Does Wealth Create True Fulfillment?
Let me tell you a story about my friend, Jan Dahlin Geiger. Many years ago when Jan was in her mid-30’s, she was an executive earning $100,000 per year. In today’s dollars, adjusted for inflation, that would be $300,000. She was ranked in the top 5% of all income-earners in the U.S., and the top 1% of all women income-earners. She had reached every goal she had ever set. Married with two young sons, you would have thought her life was idyllic, but she was not happy. Why? At first, she did not know why.
Her already shaky marriage grew more and more distant, and they parted company in an amicable divorce. As Jan developed her spiritual life, she committed to new core values, and she laid a whole new foundation for her life. Money no longer defined her success. Now closeness to God, a servant’s heart, and loving people generated true fulfillment for her.
A friend introduced her to Jerry Geiger, a handsome successful Christian man with similar values and social status. Romantic fireworks exploded on their first meeting, but even with the intense chemistry, they promised to keep their hands off each other until they were married. After a rigorous exploration of their core values and interests, they married 63 days later.
Jan chose to work part-time so she had more time to stay home and raise their kids. Unfortunately, the glow of the honeymoon wore off all too quickly. Their first 5 years of marriage were peppered with conflicts.
Jan and Jerry were strong willed, brilliant people. They didn’t know how to resolve problems without attacking and defending. Jan didn’t tell any one about Jerry’s verbal abuse.** She tried her best to keep their marriage together. Finally at her wits end, Jan threatened a legal separation if Jerry spoke harshly to her one more time. Having taken a marriage vow for life, she promised to remain married to Jerry, but she was clear that she didn’t have to live with him and let him continue to verbally abuse her.
The threat of separation shocked Jerry. He didn’t want to lose Jan. He sought help from a male Christian marriage counselor where he complained about Jan’s behavior. He said she was provoking him to anger with her unreasonable behavior. While Jerry expected the male counselor to side with him, the counselor confronted him saying, “It is your responsibility to love Jan, to discern her needs and to fulfill them. If you were already fulfilling her needs, she wouldn’t be acting in ways that you find so objectionable. Talk to her to discover her needs. Meet her needs, and she will most likely change her behavior to meet your needs, too.” Jerry attended many counseling sessions by himself, and invited Jan into deeper, more meaningful conversations.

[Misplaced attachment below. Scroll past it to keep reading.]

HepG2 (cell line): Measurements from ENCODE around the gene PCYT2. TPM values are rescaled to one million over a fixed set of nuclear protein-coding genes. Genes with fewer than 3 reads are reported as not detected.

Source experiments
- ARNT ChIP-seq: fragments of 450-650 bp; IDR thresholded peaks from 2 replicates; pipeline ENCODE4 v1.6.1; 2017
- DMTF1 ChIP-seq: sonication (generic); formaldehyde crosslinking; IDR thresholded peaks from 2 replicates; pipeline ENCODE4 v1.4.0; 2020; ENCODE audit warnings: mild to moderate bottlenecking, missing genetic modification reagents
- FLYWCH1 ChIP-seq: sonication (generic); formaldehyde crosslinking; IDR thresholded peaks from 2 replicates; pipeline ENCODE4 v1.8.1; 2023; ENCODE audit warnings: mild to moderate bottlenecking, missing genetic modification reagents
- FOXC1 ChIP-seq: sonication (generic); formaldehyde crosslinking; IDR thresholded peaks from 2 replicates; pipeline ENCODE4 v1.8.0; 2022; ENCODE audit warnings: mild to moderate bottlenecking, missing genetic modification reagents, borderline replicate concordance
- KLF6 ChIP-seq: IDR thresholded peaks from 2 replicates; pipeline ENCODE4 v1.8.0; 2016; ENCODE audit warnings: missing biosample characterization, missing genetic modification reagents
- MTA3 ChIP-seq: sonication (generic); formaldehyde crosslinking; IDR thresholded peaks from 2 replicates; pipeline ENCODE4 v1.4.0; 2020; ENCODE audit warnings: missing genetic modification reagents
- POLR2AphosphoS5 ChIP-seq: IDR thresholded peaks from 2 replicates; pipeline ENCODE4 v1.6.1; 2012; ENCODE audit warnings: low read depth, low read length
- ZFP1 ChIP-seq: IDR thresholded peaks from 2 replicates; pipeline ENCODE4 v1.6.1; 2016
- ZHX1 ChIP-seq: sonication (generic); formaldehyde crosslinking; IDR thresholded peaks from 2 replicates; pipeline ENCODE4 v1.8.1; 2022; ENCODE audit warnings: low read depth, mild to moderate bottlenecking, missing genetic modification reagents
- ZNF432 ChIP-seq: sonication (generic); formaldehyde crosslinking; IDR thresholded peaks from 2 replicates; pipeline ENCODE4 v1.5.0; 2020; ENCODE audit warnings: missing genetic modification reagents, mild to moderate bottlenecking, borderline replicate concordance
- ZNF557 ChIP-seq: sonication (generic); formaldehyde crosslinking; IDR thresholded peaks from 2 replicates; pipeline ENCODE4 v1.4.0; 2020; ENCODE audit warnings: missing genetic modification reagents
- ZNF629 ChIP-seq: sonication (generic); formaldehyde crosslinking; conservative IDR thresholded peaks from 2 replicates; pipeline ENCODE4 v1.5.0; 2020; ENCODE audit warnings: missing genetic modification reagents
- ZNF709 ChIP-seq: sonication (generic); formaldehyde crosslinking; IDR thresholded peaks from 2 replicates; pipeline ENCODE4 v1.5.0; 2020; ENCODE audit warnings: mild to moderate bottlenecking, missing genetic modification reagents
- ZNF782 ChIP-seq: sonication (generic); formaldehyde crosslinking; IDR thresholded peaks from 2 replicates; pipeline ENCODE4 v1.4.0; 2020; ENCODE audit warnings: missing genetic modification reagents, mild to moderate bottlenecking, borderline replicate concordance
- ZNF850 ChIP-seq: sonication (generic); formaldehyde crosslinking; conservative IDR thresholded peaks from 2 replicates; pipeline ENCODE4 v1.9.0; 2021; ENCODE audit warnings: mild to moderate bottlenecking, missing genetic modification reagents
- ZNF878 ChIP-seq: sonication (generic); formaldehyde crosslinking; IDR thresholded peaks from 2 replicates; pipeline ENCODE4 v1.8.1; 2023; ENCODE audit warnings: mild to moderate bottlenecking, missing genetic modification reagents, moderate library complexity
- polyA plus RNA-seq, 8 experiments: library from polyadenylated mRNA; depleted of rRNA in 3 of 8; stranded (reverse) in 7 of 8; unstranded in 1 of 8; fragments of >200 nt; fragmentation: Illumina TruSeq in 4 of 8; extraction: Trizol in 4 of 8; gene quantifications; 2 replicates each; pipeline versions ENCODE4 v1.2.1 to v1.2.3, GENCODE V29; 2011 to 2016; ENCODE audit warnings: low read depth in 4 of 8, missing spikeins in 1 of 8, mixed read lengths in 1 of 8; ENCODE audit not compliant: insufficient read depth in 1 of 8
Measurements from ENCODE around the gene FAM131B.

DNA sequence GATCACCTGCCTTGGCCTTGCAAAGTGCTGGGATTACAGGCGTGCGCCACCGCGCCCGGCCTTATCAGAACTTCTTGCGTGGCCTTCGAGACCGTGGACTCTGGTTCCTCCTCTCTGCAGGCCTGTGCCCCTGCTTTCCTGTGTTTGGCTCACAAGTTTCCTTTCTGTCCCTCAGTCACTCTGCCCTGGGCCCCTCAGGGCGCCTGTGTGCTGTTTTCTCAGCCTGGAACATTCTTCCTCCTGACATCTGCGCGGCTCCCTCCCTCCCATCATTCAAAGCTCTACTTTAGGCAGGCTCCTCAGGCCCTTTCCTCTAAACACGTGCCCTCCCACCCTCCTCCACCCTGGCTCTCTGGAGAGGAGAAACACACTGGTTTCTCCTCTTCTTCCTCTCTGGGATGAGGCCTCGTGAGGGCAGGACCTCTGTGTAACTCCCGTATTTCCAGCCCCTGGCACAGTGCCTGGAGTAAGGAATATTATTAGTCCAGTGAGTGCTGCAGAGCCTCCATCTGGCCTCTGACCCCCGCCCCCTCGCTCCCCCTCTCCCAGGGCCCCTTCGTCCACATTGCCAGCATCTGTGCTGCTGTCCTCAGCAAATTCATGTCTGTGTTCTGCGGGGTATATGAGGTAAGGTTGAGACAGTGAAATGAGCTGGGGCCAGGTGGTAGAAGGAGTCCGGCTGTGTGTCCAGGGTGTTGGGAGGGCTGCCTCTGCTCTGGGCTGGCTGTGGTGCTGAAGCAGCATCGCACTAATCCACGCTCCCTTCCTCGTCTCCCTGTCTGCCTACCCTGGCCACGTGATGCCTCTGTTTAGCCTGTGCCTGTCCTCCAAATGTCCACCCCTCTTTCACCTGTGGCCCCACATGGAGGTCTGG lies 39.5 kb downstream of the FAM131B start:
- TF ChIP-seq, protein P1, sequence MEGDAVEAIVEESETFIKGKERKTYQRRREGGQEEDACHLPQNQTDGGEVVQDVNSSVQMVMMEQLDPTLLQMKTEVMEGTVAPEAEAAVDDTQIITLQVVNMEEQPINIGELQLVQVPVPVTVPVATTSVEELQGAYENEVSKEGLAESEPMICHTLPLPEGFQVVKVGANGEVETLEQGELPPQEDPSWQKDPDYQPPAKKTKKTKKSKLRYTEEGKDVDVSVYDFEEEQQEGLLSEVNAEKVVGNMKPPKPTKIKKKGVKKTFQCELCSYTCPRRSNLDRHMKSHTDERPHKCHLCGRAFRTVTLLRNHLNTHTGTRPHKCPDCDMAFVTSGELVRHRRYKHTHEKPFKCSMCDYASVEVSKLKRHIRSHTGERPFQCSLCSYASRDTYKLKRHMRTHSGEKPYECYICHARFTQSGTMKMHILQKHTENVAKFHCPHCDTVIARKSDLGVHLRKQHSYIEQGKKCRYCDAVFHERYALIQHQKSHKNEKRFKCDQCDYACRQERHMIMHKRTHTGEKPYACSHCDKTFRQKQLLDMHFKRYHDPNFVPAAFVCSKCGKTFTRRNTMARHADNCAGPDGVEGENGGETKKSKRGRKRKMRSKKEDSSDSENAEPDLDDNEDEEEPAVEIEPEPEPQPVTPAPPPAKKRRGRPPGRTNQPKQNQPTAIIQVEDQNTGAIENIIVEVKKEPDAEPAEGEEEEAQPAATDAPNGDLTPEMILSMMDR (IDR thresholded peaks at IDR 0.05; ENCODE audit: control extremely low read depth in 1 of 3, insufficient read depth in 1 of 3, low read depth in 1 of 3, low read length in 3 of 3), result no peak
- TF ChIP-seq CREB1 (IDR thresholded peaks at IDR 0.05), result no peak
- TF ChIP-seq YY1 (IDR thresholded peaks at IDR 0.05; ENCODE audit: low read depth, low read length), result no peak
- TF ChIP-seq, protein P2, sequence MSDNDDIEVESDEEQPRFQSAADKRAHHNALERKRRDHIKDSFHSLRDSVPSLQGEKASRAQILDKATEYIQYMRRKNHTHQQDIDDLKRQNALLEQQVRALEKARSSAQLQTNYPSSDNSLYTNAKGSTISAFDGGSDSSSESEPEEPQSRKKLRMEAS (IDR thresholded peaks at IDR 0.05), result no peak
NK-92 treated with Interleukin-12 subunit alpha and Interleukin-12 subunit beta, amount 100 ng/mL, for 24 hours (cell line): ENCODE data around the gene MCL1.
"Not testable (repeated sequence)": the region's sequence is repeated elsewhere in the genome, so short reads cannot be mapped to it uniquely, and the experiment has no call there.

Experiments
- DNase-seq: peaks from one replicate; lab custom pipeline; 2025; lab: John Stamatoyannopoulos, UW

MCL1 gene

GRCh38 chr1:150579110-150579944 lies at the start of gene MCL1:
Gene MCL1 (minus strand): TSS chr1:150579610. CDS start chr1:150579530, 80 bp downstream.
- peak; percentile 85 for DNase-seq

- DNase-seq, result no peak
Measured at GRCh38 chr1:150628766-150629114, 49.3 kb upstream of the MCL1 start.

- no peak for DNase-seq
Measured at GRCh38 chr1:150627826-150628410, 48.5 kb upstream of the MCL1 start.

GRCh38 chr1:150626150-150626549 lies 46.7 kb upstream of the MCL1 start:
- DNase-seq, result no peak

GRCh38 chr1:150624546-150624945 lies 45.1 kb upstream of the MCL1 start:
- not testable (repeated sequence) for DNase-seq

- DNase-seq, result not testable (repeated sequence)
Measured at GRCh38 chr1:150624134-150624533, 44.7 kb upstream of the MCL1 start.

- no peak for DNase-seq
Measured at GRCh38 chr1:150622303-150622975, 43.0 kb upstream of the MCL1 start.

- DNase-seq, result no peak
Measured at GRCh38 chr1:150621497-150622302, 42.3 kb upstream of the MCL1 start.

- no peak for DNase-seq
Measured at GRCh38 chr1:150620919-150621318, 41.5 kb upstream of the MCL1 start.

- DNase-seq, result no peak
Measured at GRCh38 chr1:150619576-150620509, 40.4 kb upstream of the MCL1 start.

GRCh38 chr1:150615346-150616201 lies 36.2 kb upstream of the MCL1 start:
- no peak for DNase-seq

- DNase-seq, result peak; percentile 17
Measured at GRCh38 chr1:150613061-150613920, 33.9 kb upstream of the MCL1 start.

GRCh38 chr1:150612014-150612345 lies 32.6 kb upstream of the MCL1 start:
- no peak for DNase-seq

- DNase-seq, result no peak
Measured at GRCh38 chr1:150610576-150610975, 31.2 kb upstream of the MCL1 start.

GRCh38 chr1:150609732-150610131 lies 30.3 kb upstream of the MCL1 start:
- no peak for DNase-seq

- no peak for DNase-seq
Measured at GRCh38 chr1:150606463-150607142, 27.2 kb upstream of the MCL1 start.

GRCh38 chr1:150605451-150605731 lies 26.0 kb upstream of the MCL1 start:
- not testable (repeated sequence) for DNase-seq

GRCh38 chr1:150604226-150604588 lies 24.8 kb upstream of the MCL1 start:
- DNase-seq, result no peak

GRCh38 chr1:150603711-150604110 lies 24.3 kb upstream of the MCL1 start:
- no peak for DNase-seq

Jan’s primary love language is “words of affirmations.” Still after 20 years Jerry posts a new love note on the kitchen counter every morning.
Jerry thrives on Jan’s cheerleading (words of affirmation), and she is thrilled to be his biggest fan. Instead of criticizing him, she complements him on his strengths, and Jerry feels buoyed up. Jerry took over the grocery shopping because Jan totally disliked it. Jerry didn’t mind. With continued study and nurturance of their marriage, they learned how to discuss conflicts with kind words instead of criticism and contempt. Chemistry lit up their marriage once again.
After the kids left home, Jan re-entered the work force and rapidly developed a thriving business as a certified financial planner. Now Jan and Jerry are best buddies, and Jerry credits Jan’s emotional support for his abundant financial success.
Jan realizes that one of her spiritual gifts is the knack of making money and having fun doing it. It’s not a chore for her. Financial success does not define her identity any more because she knows her identity in God. She loves to help others become financially successful and to help them grow spiritually.
Jan and Jerry reached their goals to become financially independent in 2014 and they retired. They plan to continue to work and give the money to social causes that improve the quality of life on the planet.
When Jan contemplates her new year’s goals, she does not just look at financial goals. She knows that’s only one piece of a fulfilling life. She sets two goals in the following categories because she wants a well-rounded, flourishing life.
7. Finishing touches: Learning goals
8. For others: Service and giving goals
Search Amazon for Jan Dahlin Geiger’s book, Get Your Assets in Gear, Smart Money Strategies. She writes to people in their 20’s and 30’s to help them become financially successful the easy way.
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Author: Benita A. Esposito, MA, Licensed Professional Counselor
The Esposito Institute
2 Offices: Atlanta and Blairsville, GA
Psychotherapy Website: www.Flourishing-Lives.com
Specialties: Couples Counseling (using Gottman Couples Therapy Method) and individual psychotherapy. Divorce prevention, emotional roots of disease, depression, anxiety, post-traumatic stress (PTSD), and success skills. Combining intuition and evidence-based practices, Benita gets to the bottom line quickly to help clients create flourishing personal and professional lives. Spiritual counseling for high achievers is available worldwide via telephone and video-conferencing.
** Jerry Geiger speaks to churches about his history of verbal abuse and how he learned to really love his wife.